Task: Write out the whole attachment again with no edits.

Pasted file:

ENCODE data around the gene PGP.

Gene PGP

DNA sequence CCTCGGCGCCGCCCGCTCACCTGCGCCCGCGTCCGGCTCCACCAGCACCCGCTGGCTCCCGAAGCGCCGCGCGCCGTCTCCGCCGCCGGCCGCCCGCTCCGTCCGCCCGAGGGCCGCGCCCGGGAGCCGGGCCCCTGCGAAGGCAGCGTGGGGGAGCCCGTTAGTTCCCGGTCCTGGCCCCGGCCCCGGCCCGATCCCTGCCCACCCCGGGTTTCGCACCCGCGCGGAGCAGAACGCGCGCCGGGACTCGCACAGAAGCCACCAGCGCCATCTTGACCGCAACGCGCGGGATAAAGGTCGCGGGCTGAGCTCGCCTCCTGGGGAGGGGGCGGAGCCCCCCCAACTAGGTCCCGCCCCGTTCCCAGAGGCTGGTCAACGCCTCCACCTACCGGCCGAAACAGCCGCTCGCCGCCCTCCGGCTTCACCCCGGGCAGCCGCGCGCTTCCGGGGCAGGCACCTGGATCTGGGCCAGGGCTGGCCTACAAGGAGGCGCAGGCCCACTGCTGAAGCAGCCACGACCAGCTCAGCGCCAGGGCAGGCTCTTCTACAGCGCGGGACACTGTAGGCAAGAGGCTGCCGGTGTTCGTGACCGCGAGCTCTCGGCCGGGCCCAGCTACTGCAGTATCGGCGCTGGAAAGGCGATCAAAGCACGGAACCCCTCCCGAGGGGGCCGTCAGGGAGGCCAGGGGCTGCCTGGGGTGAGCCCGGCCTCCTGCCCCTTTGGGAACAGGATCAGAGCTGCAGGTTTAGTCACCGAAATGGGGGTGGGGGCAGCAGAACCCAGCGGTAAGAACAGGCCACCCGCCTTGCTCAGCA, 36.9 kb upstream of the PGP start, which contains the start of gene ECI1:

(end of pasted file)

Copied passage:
ENCODE data around the gene PGP.

Gene PGP

DNA sequence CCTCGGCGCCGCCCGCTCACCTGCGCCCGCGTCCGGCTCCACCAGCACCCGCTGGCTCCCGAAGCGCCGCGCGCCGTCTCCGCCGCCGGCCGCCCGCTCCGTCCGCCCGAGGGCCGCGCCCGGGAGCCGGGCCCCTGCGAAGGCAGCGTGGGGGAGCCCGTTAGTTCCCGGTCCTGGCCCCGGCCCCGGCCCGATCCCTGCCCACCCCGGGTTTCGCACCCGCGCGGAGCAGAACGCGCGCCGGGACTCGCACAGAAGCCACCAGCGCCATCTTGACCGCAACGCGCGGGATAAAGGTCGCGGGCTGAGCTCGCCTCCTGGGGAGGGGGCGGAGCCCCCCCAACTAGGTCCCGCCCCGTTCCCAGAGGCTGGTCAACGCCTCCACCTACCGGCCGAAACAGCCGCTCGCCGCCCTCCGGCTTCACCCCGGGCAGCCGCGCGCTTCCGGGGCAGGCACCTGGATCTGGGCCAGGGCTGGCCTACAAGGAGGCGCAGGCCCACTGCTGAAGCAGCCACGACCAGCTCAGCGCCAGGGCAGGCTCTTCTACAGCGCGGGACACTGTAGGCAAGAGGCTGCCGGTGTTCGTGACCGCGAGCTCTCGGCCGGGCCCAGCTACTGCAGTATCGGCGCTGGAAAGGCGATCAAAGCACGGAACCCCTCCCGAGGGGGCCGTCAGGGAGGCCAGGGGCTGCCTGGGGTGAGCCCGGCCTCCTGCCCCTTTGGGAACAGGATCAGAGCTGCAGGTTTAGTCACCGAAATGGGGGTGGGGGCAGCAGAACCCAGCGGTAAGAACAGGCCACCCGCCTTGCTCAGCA, 36.9 kb upstream of the PGP start, which contains the start of gene ECI1: